I have a general question/discussion item regarding archiving.
The setup (Standard HA System):
I have 2 nodes, a Primary and a Synchronous Secondary.
I enabled archive logs to a local disk of my primary.
I have a job that copies these logs off of the node, and cleans the archive directory (for example this runs hourly).
The worst case scenario:
My archive copy job has not run in 55 minutes (it is due to run), and in this 5 minute window, both my nodes are destroyed and are unrecoverable. I can at best restore to 55 minutes ago.
Should NFS/NAS be used for archive logs? The theory being as long as there is no NAS/NFS issue you could lose all nodes on your database, and recover right up to the moment the database went down and the last archive log was written. But, this assumes the NAS is always healthy, and that archiving here adds no overhead. Does anyone have any experience with this or any recommendations?
Should NFS/NAS be used for archive logs?
But, this assumes the NAS is always healthy,
I’d suggest you alter the script used to log ship your WALs. Is there any reason why you can’t replace your batch job, which I am assuming is time based, with a user-defined script which is executed by the runtime parameter “archive_command”? If you look at the documentation you can see that if a non zero status is returned then the log shipping is signaled as failed. You can further configure your user-defined script to send out an alert, Pager Duty(?), informing you of the failure to copy giving you the ability to react faster.
Hope this helps.
Thanks for the response Robert,
To clarify, I run standard archive to local disk, a separate job then copies these regularly to safeguard the loss of the local disk.
Other than paging is there any other reason to use a custom script, rather than simply have the archive_command directly write to the NAS by pointing to a mountpoint?
I have yet to encounter a scenario where my archiving fails, how does Postgres handle a failure of the archive thread as you say with a non-zero return from the archive_command? Does it auto restart? Running 14.6
I have yet to encounter a scenario where my archiving fails.
Yup, I agree. I don’t see this happening very often. Usually it’s something silly like a firewall rule.
How does Postgres handle a failure of the archive thread as you say with a non-zero return from the archive_command?
In the case that archive_command returns a non-zero status, which is what happens when either a C program or a bash script returns when it fails, PostgreSQL continues to operate BUT a message is recorded in the log stating that the WAL failed to ship and the WAL remains. In that case PostgreSQL will attempt to resend the WAL over and over and over … until it either gets confirmation i.e. status 0, or you’ve taken the time to correct the problem causing the issue.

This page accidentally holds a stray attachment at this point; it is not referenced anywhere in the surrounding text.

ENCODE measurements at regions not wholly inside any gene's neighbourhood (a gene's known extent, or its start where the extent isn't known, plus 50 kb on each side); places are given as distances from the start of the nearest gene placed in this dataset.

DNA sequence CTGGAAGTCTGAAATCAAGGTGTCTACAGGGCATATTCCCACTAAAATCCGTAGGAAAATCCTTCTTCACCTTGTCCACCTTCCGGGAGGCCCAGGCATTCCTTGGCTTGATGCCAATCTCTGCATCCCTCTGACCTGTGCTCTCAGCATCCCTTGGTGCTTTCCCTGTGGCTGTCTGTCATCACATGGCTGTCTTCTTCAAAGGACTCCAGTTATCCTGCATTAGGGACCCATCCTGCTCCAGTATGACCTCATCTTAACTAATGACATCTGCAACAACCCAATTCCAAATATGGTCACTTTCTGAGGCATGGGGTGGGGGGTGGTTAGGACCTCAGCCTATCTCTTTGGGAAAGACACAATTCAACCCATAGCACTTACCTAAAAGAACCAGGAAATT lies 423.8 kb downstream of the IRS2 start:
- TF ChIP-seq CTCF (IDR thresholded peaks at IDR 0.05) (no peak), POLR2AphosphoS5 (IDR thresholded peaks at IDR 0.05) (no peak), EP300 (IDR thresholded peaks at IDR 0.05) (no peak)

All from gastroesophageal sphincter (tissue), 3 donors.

For example if for some reason your script was not completely correct and that you noticed it sometime after it failed. Well, you’d have quite the collection of WALS in your wal directory. The good news is that as soon as the problem is fixed postgres will proceed to push the backlog of WALS as fast as possible and will very quickly remove them without further issue.
Hope this helps.
Yes that clears that up, my main concern with network archiving was how it would handle failures if there was maintenance on network or NAS, but given it will retry that should not be a problem.
Glad I could help!
One last little tidbit of information: postgres typically retries at 10 second intervals after it’s detected a failure to complete the archive_command
Good to know @Robert_Bernier one last part, more a general one. Say for example in my system, my primary dies, followed an hour later by my secondary. I currently only save archive logs on my primary.
So until the primary goes down, the archive logs come from the primary, then they are written by the secondary.
Can I restore using a combination of Full backup, archive of initial primary, and the latest logs of the secondary? Or is a full backup of the new secondary needed first?
Here’s how I’ve understood your question: Can one re-provision a failed primary after promoting the STANDBY as the new PRIMARY?
Answer: Yes, but the actual implementation depends on the architecture of your environment.
At its simplest, one can use pg_rewind to restore the failed PRIMARY as a new STANDBY.
If you’ve got it already installed, a third party solution such as pg_backrest, when properly configured can be used to perform the restore.
If you’ve got Patroni installed and managing the cluster, it will be done automatically.
Hope this helps.
Not quite what I intended as the question:
I’m considering a scenario where I lose my primary, fail over, then shortly after lose the secondary node that was promoted.
So I’ll have a full backup of my Primary, and archive logs up to say 10am when it dies. Then my secondary dies at 10:30am.
Can I recover up to 10:30 by using:
Full of nose 1, + logs to 10am of node 1, +logs of node 2 from 10-10:30?